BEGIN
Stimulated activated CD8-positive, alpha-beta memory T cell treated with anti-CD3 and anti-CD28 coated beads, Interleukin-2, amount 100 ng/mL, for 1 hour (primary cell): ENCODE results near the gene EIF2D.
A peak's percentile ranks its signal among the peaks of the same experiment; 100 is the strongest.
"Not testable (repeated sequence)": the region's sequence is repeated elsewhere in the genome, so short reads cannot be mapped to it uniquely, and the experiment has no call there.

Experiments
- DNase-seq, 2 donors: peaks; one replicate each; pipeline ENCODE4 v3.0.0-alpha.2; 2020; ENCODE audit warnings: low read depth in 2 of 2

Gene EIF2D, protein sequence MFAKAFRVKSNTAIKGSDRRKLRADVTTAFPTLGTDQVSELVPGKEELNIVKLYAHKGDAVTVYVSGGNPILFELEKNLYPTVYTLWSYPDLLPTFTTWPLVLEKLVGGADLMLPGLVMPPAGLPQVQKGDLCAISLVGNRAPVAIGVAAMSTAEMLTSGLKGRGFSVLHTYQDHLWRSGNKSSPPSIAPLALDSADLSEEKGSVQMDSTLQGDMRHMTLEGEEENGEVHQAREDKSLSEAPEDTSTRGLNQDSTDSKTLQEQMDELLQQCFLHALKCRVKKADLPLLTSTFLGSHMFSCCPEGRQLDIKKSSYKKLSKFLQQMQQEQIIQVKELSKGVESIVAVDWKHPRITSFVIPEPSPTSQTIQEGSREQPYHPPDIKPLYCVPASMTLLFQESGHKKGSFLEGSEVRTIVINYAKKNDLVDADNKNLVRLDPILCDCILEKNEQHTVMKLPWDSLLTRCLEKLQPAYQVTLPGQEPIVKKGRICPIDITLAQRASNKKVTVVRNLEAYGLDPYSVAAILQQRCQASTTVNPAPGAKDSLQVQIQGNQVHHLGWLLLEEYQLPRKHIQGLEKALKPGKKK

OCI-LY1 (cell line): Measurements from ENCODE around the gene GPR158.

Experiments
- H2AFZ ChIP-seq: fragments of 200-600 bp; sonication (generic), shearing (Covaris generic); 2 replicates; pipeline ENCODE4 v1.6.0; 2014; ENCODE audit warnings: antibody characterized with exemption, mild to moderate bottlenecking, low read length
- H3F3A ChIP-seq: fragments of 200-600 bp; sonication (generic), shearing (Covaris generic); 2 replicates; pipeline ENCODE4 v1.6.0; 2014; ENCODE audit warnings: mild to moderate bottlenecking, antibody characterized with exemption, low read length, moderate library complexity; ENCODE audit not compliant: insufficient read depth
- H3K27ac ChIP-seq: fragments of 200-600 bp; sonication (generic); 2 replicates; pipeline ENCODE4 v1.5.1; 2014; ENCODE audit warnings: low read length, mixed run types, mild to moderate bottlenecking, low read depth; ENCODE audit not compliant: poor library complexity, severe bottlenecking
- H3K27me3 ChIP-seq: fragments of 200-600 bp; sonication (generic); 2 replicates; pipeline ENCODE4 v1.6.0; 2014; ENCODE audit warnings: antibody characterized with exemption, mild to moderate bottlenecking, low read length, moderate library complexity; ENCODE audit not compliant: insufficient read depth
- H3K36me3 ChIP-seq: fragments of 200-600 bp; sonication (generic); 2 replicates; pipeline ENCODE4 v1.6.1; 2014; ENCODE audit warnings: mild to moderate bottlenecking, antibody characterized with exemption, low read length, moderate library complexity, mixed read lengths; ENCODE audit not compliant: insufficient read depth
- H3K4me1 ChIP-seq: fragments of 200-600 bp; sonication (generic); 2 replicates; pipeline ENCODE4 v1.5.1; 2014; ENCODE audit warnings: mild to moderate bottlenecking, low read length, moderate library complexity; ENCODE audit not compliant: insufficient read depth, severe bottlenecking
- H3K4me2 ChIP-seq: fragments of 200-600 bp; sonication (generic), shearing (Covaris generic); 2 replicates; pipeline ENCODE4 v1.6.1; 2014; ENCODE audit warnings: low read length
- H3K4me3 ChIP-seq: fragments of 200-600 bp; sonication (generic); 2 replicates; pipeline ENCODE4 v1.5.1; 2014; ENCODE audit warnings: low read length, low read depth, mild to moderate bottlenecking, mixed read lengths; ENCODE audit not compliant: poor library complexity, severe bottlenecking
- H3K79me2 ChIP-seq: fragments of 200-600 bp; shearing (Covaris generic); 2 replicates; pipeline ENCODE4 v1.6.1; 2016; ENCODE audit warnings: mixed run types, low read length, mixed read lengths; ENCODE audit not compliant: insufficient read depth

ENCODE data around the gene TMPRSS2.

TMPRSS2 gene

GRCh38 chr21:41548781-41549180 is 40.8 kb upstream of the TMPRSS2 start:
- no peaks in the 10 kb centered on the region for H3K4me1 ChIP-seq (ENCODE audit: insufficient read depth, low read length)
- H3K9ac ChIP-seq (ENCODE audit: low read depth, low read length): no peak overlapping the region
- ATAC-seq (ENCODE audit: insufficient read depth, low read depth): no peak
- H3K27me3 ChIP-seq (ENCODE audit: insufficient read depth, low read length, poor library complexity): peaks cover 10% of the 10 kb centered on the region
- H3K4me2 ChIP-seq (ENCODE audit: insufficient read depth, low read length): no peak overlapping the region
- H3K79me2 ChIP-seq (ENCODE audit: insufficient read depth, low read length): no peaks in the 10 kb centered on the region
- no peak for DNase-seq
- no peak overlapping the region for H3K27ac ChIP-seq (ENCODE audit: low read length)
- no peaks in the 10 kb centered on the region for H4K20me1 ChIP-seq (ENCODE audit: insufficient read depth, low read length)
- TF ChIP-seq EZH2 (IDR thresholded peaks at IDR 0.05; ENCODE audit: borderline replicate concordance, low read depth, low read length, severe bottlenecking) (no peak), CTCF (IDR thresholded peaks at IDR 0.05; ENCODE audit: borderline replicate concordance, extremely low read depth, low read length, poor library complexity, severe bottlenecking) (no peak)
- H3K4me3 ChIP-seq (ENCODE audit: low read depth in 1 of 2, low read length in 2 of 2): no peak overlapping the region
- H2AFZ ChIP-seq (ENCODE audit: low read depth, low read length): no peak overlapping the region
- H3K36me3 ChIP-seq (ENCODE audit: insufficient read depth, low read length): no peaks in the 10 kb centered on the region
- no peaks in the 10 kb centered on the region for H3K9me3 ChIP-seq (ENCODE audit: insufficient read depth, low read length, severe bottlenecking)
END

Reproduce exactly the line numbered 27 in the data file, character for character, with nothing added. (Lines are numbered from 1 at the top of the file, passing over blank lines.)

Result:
- no peak for DNase-seq